Killer Christmas? Deaths spike around the holidays, and it's not the cold weather

Posted at 5:59 PM, Dec 23, 2016
and last updated 2016-12-23 17:59:13-05

As a doctor, I am aware of what’s known as "The Christmas Effect”. It’s a spike in deaths around the Christmas holiday. 

A study out of New Zealand is finding the same thing.

Researchers analyzed all the deaths there during a 25-year period. They totaled more than 738,000.

They found more than a 4 percent increase in heart-related deaths from December 25th through January 7th. 

This isn’t related to the cold weather since New Zealand is in the middle of summer for Christmas. So here in the US, we can’t put the blame all on winter.

It’s possible a group of people that die around Christmas are at the end of their lifespan, or are quite ill but hang in there to spend Christmas with their family.

Another reason for the rise could be because some people don’t feel well, but delay getting treatment because it’s the holidays. They end up dying from a heart attack that wouldn’t have killed them if they sought help earlier.

It’s very possible the rise in deaths is also linked to emotional and physical stress associated with the holidays.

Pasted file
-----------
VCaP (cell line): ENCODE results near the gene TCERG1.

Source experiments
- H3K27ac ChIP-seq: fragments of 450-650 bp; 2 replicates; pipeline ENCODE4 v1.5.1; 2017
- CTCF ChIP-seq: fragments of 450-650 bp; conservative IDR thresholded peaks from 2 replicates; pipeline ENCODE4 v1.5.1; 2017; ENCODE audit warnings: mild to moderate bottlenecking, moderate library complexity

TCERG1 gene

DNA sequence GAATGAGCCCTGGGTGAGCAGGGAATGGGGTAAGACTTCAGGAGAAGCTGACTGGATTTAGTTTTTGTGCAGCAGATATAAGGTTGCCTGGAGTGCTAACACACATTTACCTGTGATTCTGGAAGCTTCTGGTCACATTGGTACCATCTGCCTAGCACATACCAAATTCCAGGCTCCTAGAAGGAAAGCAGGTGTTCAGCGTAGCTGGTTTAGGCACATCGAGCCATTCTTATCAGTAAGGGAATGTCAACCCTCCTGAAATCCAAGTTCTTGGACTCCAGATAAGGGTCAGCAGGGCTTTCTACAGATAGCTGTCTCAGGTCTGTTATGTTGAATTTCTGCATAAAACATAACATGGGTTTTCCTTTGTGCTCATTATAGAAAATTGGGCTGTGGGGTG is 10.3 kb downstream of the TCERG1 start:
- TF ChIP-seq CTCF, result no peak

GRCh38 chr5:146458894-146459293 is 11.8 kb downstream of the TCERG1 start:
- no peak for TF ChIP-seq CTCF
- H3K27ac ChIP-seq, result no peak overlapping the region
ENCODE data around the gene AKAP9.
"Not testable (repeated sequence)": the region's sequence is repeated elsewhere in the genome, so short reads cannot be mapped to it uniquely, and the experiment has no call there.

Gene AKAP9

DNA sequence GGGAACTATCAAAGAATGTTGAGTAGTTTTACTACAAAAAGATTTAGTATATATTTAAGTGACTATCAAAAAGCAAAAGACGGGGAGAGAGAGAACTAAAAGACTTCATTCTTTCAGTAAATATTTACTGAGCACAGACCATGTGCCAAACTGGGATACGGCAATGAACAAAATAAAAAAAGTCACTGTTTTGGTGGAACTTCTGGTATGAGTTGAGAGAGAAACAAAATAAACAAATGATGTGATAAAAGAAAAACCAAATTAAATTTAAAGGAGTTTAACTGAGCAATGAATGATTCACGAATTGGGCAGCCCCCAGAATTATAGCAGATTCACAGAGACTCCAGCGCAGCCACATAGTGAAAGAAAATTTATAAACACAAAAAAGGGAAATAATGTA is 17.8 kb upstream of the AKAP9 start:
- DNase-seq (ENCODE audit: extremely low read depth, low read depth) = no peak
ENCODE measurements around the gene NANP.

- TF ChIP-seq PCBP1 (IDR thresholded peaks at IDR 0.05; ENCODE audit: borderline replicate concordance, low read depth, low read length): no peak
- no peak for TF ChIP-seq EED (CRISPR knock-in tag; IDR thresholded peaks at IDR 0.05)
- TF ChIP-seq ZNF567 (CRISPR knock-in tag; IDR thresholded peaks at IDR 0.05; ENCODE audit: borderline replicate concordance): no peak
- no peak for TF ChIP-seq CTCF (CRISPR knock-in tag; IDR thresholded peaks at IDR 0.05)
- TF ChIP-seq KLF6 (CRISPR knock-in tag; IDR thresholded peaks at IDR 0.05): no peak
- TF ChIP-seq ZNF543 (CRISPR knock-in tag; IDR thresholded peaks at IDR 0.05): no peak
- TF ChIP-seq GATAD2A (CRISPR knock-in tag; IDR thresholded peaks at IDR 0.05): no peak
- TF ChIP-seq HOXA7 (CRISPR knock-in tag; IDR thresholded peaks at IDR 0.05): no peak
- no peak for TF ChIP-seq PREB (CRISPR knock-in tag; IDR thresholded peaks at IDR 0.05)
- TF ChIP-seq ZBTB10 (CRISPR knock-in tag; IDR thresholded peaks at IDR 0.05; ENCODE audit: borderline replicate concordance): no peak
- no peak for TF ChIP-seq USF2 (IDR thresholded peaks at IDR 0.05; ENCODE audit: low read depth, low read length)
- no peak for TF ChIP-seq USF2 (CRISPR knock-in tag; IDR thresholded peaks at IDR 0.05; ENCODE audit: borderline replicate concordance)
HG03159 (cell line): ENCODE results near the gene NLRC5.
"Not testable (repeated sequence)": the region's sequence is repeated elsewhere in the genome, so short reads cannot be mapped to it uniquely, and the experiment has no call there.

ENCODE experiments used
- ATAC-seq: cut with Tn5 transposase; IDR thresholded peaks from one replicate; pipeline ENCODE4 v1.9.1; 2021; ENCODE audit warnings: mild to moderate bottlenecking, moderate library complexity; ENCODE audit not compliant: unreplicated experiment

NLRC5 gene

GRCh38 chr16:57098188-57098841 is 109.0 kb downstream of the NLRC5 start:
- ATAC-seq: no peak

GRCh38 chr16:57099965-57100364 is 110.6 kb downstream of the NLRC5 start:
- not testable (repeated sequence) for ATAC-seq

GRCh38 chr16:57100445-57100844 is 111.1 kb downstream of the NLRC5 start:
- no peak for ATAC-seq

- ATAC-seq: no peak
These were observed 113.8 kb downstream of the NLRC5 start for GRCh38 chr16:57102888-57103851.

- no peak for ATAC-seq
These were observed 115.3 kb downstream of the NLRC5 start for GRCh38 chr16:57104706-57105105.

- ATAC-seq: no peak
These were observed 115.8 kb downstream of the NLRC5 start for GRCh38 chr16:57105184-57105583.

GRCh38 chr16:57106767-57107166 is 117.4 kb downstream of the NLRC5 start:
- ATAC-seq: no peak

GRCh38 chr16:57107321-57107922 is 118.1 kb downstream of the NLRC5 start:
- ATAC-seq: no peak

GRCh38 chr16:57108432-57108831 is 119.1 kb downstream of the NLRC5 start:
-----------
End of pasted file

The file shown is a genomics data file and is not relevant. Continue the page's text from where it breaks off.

There’s also the change in diet as we eat more unhealthy foods, drink more alcohol than usual and possibly travel longer distances and therefore spend more time away from home.

Here are some holiday tips to help keep you safe this season:

  1. Be sure to manage stress – get enough sleep and keep a relaxed and positive outlook
  2. Enjoy sweets in moderation – balance them with plenty of healthy fruits and vegetables.
  3. Watch your alcohol – heavy drinking carries health risks for heart disease and stroke.
  4. If you don’t feel right - don’t delay seeking treatment especially if the signs of cardiac distress occur

What are the warning signs of a heart attack?

Heart attacks can be sudden and intense or start slowly with mild pain and discomfort.

Be aware of signs like shortness of breath, nausea, lightheadedness, pain in one or both arms. Also look for chest discomfort like an uncomfortable pressure, squeezing or pain. 

Always pay attention to your body and if concerned, seek immediate help.